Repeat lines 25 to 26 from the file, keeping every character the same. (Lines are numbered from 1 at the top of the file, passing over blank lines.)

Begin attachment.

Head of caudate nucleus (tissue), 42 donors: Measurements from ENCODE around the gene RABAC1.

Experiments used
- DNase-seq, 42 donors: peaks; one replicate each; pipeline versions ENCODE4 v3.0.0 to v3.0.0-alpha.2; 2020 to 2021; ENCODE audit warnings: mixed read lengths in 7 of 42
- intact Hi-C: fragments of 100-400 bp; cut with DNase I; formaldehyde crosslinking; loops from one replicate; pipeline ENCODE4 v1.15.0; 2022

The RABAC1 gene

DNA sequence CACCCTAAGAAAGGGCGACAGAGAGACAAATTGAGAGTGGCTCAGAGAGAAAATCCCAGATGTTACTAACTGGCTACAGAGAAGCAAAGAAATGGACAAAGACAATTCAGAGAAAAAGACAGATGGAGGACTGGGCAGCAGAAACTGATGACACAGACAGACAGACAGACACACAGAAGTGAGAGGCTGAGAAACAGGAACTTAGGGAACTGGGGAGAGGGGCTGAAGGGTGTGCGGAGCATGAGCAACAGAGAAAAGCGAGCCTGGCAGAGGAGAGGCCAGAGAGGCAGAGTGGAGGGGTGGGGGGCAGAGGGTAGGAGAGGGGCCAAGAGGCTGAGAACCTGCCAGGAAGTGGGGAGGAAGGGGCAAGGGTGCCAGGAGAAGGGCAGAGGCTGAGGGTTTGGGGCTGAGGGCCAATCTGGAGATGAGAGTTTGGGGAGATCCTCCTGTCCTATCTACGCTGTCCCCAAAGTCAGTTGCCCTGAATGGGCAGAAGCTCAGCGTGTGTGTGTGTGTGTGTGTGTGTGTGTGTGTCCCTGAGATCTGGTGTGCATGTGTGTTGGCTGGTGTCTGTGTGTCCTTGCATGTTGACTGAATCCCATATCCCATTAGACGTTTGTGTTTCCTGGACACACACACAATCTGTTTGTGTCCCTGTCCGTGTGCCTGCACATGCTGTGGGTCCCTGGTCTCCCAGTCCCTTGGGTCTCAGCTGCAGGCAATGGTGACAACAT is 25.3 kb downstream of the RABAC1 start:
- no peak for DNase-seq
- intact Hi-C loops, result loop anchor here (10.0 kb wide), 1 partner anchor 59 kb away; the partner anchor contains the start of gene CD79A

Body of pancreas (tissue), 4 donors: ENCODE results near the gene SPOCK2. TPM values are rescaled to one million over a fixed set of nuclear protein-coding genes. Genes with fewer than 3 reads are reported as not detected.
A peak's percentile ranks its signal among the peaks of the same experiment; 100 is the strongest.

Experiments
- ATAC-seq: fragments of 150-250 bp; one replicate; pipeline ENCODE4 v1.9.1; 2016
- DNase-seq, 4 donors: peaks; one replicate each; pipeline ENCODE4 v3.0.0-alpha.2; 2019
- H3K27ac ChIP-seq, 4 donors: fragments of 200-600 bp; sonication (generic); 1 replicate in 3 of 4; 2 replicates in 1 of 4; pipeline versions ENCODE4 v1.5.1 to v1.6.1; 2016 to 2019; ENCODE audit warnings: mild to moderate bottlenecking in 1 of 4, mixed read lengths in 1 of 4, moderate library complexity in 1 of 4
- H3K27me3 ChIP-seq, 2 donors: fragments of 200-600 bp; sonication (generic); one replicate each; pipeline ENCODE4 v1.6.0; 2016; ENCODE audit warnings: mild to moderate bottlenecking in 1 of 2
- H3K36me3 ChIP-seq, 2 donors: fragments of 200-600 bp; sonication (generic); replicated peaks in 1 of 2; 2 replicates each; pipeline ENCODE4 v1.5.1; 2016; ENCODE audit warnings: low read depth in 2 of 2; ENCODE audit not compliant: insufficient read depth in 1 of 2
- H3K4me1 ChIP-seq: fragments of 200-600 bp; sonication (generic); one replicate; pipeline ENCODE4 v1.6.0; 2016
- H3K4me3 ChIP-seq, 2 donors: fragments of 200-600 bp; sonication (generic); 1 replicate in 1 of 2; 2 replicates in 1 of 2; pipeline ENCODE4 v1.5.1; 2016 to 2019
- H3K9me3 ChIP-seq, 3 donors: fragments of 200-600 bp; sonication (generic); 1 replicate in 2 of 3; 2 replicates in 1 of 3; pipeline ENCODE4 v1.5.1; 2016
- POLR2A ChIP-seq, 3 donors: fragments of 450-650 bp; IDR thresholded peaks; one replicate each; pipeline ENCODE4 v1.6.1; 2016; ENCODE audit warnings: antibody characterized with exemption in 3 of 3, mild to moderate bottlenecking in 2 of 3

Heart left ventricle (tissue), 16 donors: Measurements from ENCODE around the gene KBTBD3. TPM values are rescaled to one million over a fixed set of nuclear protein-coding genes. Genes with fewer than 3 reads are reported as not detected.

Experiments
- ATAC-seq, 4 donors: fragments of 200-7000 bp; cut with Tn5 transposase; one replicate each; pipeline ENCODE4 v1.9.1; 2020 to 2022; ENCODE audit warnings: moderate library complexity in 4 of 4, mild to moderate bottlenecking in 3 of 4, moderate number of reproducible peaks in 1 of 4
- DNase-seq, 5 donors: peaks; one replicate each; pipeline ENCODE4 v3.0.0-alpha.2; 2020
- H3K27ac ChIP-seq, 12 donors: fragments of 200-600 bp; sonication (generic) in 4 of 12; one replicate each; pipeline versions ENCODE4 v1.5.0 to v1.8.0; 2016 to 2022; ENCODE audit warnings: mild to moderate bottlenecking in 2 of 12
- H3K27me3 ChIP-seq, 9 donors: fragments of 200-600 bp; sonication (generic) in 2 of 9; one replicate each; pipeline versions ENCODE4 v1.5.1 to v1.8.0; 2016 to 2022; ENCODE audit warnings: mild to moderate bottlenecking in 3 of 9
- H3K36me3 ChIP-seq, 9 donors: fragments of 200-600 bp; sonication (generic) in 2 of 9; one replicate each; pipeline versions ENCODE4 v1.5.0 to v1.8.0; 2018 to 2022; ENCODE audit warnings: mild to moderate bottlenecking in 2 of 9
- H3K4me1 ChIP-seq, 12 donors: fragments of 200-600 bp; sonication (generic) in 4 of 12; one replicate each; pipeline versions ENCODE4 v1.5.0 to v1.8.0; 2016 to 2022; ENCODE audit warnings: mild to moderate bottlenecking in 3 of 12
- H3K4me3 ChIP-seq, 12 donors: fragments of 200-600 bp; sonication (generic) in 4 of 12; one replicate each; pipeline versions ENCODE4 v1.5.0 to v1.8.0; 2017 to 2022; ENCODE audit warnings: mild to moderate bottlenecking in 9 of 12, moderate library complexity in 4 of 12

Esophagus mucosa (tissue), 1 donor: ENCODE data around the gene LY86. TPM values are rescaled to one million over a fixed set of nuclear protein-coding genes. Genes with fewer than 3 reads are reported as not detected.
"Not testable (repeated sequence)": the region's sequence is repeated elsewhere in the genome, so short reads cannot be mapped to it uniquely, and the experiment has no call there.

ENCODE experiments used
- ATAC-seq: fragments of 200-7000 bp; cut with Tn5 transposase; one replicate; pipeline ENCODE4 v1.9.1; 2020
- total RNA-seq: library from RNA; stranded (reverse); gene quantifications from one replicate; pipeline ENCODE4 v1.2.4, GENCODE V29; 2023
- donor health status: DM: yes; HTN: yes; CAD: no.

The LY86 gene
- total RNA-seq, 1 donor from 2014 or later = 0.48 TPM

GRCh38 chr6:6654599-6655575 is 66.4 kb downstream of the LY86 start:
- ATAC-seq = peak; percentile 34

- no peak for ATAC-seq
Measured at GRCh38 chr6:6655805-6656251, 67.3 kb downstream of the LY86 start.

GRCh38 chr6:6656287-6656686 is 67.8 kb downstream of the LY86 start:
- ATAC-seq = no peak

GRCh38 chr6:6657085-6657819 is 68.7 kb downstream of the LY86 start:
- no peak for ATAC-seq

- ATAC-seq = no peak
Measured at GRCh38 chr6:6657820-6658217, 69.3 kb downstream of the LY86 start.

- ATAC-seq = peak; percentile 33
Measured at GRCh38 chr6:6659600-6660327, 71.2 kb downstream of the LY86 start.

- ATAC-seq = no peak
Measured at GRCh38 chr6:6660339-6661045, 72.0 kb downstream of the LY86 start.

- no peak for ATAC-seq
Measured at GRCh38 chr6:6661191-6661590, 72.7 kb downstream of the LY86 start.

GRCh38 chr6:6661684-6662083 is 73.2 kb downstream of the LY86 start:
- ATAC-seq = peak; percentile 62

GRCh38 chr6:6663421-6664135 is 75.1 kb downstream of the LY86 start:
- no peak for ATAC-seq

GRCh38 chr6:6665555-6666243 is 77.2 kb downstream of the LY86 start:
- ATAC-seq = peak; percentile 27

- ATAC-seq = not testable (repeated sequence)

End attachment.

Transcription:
- H3K27ac ChIP-seq, 12 donors: fragments of 200-600 bp; sonication (generic) in 4 of 12; one replicate each; pipeline versions ENCODE4 v1.5.0 to v1.8.0; 2016 to 2022; ENCODE audit warnings: mild to moderate bottlenecking in 2 of 12
- H3K27me3 ChIP-seq, 9 donors: fragments of 200-600 bp; sonication (generic) in 2 of 9; one replicate each; pipeline versions ENCODE4 v1.5.1 to v1.8.0; 2016 to 2022; ENCODE audit warnings: mild to moderate bottlenecking in 3 of 9